The intensity of love that crosses all lines of sisterly devotion between the housemaids lies in stark contrast to the sterile existence of their employers, who halt mid-step in utter humiliation when caught dancing to a jaunty tune on the radio. At the same time, standards of propriety between master and servant that seem to serve all well at the onset, bit by bit turn toxic, setting the stage, as the masters increasingly watch the servants every move with suspicion rather than appreciation.

For all the dysfunctionality in both the mother-daughter and sister-sister relationships, and the slow but sure rise in tension and distrust between masters and servants, the horrific actions, when the occur, occupy their own universe, leaping from the stultifying atmosphere within the house to pure gothic mayhem. Knowing the historical case on which the play is based means that sooner or later this will occur, but the shock when it does is still palpable, given a chilling edge by Carin Bratlie Wethern's taut direction. Yet, it is hard to care about the fate of the Danzard women, nor to pity Christine who seemed to concocted her own madness. Léa garners our sympathy, kept as she is in a child-like state of mind, dependent on her sister's validation, but she seems too much a victim rather than a viable individual for us to invest in her future.

Kayla Dvorak Feld (as Christine) and Nissa Nordland Morgan (as Léa) weave a spell together in which both play a part in drifting into a dangerous, consumptive relationship. Feld creates the illusion of Christine's prim maternal instincts toward her younger sister, while churning up a swill of resentment and desire. Morgan instills Léa with child-like vulnerability that seems itself to be a ruse, a mask that allows her to respond in kind to Christine's unresolved pivot between constriction and carnality.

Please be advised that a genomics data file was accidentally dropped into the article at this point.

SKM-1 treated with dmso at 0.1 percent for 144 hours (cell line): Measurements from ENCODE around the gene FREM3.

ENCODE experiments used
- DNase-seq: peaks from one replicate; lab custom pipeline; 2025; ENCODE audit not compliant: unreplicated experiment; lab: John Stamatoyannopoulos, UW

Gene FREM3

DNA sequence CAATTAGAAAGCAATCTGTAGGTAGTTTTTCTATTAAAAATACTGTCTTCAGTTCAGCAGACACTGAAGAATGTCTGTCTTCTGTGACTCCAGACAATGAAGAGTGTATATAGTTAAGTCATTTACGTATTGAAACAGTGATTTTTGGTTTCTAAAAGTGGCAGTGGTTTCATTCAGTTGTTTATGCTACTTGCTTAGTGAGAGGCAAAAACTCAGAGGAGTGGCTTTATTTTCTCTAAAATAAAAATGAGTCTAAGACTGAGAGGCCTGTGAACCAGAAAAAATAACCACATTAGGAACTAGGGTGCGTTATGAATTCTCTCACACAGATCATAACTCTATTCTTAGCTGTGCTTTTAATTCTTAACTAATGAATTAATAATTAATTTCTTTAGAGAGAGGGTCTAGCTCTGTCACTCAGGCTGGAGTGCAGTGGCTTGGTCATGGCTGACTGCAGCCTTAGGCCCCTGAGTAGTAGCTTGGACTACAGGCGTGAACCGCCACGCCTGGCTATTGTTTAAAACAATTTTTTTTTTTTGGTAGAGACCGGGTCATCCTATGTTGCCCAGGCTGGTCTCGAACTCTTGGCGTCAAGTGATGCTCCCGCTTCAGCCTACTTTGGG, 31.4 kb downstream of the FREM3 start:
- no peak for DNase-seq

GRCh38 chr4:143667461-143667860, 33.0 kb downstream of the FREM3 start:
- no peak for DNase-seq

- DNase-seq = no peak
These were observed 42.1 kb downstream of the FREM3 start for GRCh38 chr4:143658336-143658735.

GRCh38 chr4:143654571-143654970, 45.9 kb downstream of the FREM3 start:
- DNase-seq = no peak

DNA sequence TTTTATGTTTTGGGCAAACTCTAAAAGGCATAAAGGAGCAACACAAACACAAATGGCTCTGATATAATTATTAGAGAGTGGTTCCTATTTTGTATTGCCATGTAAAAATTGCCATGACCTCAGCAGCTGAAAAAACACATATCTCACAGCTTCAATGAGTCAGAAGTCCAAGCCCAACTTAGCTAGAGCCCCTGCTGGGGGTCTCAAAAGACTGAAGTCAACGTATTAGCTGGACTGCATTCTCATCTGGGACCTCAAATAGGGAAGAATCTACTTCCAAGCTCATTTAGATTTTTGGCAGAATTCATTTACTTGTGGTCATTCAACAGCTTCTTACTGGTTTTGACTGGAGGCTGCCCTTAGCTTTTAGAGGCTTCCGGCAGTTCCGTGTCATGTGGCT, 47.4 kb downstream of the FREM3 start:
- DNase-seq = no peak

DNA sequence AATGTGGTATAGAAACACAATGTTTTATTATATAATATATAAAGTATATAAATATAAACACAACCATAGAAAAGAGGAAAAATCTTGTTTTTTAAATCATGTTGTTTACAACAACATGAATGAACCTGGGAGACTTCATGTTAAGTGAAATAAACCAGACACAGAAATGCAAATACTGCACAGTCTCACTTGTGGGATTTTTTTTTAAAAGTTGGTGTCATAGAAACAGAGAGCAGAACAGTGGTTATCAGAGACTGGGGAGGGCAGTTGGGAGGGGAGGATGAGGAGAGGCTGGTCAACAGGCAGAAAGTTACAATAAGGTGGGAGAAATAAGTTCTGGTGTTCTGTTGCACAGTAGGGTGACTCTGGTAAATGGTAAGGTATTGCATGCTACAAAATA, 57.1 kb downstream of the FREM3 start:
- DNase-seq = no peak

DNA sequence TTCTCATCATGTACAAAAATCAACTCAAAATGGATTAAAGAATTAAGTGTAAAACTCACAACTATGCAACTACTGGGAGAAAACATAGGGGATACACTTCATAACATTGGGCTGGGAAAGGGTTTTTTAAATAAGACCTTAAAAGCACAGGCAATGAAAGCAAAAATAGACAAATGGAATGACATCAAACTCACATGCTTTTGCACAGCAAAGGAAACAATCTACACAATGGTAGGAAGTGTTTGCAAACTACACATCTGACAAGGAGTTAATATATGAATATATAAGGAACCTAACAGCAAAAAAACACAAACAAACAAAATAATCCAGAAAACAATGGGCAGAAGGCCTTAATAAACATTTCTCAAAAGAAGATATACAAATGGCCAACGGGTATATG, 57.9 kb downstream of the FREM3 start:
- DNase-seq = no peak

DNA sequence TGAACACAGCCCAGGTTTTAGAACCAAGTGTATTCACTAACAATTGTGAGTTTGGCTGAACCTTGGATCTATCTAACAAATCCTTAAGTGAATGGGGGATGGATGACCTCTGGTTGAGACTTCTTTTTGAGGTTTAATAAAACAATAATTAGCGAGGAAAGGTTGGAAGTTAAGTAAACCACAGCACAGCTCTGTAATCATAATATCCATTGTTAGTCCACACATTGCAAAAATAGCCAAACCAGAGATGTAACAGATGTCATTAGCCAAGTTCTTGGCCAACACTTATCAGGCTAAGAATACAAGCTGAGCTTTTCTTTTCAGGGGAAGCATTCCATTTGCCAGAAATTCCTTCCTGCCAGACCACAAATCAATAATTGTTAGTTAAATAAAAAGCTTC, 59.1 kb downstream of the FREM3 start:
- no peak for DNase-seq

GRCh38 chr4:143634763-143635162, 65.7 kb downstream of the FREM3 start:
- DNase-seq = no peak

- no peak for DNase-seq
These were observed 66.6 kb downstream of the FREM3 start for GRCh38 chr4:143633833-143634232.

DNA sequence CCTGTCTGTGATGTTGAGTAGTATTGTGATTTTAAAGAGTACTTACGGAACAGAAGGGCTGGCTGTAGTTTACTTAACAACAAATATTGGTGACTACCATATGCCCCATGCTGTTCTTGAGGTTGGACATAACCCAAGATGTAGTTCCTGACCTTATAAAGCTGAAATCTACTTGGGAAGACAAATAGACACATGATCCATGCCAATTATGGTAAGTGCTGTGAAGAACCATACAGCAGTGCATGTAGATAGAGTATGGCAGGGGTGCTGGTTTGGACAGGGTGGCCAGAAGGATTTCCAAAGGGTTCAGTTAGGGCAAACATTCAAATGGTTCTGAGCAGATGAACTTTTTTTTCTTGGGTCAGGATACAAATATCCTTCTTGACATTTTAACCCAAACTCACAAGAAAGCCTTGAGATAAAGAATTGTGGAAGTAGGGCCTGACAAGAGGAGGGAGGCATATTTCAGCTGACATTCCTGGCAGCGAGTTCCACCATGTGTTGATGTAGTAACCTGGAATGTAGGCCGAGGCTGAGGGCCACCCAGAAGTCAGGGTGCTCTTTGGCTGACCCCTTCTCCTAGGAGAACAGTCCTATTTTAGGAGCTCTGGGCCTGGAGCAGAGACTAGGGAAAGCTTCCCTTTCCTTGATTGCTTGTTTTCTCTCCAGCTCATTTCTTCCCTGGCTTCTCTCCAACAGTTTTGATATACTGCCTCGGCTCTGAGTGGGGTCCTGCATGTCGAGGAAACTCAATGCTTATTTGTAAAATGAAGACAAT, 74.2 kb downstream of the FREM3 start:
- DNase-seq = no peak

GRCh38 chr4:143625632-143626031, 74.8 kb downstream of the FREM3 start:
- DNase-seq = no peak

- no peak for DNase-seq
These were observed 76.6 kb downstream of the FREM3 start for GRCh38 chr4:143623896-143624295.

Katherine Kupiecki is splendid as Madame Danzard, trying her best to control every iota of her doltish daughter's life, spouting out absurd generalities about the goings on in the world outside their door. Her suggestion that they visit Paris, and subsequent series of reversals to make a case that it is best to stay at home, is a lesson in illogical thinking that passes for judgement. Nicole Goeden gives a solid performance as repressed Isabelle, making it apparent that she would like nothing better than for her mother to go up in a puff of smoke and begin to live her own life. P>Ursula K. Bowden has created a wonderful setting on the Crane Theater's stage. Laying out the main floor parlor and dining room of the Danzard's manse—where Madame holds court, ringing a table bell to summon her maids, who enter, perform their task and leave with no one uttering a word—and a fully devised kitchen in which Christine and Léa work, Léa frequently demeaning herself for one or another act of clumsiness. A grand arched doorway leads to the outside world, while a rickety flight of stairs climbs up to the bedchamber shared by the sisters, with the steps continuing up beyond, as if without end. Shards of mirror hang from the ceiling, casting broken reflections of bits of the action, which is at times a distraction but which also indicates the fragmentation of these women's lives. Emmet Kowler has devised lighting that guides us from scene to scene, and contributes to the gothic feel of the drama.